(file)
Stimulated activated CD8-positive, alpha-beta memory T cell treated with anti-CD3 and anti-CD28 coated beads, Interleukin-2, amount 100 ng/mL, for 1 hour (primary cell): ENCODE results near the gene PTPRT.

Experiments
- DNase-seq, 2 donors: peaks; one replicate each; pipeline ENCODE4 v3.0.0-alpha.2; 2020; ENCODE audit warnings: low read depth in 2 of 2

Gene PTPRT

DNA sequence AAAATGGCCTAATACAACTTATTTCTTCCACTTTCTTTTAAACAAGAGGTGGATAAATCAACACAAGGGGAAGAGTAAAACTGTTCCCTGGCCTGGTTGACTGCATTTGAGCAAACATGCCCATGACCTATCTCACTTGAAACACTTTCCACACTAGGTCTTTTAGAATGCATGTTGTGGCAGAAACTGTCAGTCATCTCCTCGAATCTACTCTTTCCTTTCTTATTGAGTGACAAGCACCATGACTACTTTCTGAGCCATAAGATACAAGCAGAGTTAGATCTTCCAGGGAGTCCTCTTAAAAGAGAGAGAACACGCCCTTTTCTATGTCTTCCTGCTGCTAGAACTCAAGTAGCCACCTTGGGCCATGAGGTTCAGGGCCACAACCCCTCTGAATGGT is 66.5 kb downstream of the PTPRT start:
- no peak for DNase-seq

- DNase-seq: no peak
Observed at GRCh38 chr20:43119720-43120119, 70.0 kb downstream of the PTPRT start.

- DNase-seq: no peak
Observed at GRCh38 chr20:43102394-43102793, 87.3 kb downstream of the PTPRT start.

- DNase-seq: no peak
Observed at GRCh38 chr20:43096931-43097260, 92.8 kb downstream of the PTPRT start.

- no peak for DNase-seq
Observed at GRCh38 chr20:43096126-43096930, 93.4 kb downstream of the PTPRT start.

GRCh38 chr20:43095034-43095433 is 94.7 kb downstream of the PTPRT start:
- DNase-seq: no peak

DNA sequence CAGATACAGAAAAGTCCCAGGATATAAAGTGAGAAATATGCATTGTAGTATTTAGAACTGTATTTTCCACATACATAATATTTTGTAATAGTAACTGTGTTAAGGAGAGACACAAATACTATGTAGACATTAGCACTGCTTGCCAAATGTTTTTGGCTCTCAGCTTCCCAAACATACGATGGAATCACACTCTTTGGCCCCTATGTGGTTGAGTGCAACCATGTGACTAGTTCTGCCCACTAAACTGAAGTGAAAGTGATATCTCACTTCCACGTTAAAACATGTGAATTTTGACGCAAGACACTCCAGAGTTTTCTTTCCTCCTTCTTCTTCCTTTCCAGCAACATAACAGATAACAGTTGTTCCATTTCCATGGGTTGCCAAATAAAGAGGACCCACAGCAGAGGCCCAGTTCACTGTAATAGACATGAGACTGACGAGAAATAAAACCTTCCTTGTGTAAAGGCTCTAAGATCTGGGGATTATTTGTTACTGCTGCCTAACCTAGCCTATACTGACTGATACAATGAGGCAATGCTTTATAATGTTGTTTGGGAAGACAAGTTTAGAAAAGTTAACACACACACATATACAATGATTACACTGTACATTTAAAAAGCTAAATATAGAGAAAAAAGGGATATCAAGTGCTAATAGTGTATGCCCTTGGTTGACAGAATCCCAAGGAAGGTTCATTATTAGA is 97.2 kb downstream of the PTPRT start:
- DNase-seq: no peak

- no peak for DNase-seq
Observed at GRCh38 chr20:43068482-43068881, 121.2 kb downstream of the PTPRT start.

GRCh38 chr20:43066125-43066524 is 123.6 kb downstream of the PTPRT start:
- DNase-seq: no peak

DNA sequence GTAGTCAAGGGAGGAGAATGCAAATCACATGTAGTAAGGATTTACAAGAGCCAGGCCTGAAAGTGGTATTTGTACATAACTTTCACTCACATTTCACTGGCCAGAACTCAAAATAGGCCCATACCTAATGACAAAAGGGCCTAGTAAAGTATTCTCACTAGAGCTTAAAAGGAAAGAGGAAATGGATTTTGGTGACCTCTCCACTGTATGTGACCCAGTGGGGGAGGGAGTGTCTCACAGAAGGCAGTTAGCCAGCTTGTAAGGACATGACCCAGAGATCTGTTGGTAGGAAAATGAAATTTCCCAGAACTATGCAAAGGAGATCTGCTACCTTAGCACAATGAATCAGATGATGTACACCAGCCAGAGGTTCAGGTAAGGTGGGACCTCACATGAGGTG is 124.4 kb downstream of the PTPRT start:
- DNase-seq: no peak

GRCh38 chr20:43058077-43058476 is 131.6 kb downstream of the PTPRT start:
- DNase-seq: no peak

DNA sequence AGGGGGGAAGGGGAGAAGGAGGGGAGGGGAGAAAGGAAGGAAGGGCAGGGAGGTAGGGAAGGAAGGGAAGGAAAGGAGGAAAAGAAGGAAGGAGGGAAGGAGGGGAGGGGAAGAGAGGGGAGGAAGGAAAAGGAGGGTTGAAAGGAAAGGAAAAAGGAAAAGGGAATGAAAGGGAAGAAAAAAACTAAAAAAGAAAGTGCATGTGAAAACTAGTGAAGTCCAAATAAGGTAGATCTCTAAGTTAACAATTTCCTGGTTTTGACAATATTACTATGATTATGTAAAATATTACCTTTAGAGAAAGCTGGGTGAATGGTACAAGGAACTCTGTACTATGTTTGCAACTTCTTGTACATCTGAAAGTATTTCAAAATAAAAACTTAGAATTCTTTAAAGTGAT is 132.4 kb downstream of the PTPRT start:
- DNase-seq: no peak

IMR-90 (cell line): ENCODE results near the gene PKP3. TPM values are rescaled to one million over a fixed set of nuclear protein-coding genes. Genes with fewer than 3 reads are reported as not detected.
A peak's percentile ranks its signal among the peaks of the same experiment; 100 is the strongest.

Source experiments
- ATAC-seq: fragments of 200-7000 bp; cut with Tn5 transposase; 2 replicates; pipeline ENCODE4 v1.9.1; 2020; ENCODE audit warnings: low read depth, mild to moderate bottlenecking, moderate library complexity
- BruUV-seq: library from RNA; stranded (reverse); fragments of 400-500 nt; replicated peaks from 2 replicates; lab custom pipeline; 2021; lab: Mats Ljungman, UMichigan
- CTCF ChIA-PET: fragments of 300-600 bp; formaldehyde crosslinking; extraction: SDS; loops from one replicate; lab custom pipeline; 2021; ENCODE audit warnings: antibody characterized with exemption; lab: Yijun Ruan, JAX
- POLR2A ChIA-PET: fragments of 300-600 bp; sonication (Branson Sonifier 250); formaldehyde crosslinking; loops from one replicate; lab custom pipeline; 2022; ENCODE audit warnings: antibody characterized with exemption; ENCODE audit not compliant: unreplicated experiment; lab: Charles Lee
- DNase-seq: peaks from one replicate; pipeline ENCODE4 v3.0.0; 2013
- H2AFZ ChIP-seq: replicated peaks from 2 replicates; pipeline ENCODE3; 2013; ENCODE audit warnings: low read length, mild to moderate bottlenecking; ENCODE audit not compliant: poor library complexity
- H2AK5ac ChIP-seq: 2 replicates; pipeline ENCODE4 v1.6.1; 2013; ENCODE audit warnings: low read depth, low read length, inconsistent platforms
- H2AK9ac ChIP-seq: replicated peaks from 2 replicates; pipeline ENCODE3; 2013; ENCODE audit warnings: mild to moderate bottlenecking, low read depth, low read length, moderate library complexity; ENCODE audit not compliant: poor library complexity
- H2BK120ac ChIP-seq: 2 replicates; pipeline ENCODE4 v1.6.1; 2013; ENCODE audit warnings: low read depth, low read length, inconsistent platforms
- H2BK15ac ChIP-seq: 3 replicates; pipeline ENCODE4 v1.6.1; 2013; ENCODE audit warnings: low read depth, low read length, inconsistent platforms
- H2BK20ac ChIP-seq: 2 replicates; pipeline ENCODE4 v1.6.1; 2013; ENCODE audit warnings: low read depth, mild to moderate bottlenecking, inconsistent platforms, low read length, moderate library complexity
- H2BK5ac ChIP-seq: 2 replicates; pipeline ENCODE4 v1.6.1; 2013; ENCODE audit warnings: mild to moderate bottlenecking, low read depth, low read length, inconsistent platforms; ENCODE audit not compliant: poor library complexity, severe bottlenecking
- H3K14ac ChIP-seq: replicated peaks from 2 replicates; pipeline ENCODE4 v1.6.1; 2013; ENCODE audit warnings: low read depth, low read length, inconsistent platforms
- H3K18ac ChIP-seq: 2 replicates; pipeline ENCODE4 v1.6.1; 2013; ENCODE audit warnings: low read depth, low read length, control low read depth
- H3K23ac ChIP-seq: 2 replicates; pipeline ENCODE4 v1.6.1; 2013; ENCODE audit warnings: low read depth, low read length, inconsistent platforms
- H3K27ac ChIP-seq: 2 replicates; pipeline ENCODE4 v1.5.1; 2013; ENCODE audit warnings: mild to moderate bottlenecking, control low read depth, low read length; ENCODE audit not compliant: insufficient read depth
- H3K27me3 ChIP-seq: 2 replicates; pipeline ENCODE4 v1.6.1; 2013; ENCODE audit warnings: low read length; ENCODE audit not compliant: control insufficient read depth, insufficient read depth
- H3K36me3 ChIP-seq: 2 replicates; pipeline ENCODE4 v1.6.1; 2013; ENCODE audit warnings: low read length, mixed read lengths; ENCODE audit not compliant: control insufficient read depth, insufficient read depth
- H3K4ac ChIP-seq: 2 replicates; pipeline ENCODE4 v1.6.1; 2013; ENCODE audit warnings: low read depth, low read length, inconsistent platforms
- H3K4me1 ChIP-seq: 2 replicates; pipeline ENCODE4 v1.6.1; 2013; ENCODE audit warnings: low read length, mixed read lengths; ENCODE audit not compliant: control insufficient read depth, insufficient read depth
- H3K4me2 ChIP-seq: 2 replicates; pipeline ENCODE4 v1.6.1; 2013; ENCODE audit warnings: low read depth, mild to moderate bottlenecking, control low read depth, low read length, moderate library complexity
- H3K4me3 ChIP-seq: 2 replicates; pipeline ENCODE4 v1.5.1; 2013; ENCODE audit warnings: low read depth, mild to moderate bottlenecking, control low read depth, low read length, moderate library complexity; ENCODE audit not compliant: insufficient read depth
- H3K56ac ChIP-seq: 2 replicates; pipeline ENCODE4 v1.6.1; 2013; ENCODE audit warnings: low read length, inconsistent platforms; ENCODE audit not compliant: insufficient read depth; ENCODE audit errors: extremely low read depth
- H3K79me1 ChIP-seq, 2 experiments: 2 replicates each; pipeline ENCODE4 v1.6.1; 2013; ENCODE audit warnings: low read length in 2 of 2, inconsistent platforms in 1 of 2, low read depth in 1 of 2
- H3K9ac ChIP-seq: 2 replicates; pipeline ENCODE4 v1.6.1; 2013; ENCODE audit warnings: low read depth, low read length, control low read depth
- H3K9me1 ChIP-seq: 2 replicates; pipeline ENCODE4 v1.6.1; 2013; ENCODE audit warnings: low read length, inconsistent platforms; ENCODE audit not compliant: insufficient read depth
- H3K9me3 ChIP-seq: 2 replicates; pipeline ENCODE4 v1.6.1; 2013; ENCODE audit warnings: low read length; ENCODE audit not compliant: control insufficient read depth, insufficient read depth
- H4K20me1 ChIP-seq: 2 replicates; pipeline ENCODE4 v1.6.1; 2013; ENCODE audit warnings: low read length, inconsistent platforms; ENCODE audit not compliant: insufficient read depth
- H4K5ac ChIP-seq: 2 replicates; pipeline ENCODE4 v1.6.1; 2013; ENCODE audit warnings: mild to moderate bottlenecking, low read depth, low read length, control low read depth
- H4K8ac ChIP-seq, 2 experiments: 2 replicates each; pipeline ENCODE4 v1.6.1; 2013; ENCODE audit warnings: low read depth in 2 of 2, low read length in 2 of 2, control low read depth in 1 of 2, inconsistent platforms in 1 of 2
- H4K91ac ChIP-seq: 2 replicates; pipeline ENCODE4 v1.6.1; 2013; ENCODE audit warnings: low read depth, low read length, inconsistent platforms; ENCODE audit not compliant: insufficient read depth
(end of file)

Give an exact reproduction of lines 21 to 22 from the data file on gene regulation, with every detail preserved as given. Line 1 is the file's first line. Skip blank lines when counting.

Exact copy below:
GRCh38 chr20:43066125-43066524 is 123.6 kb downstream of the PTPRT start:
- DNase-seq: no peak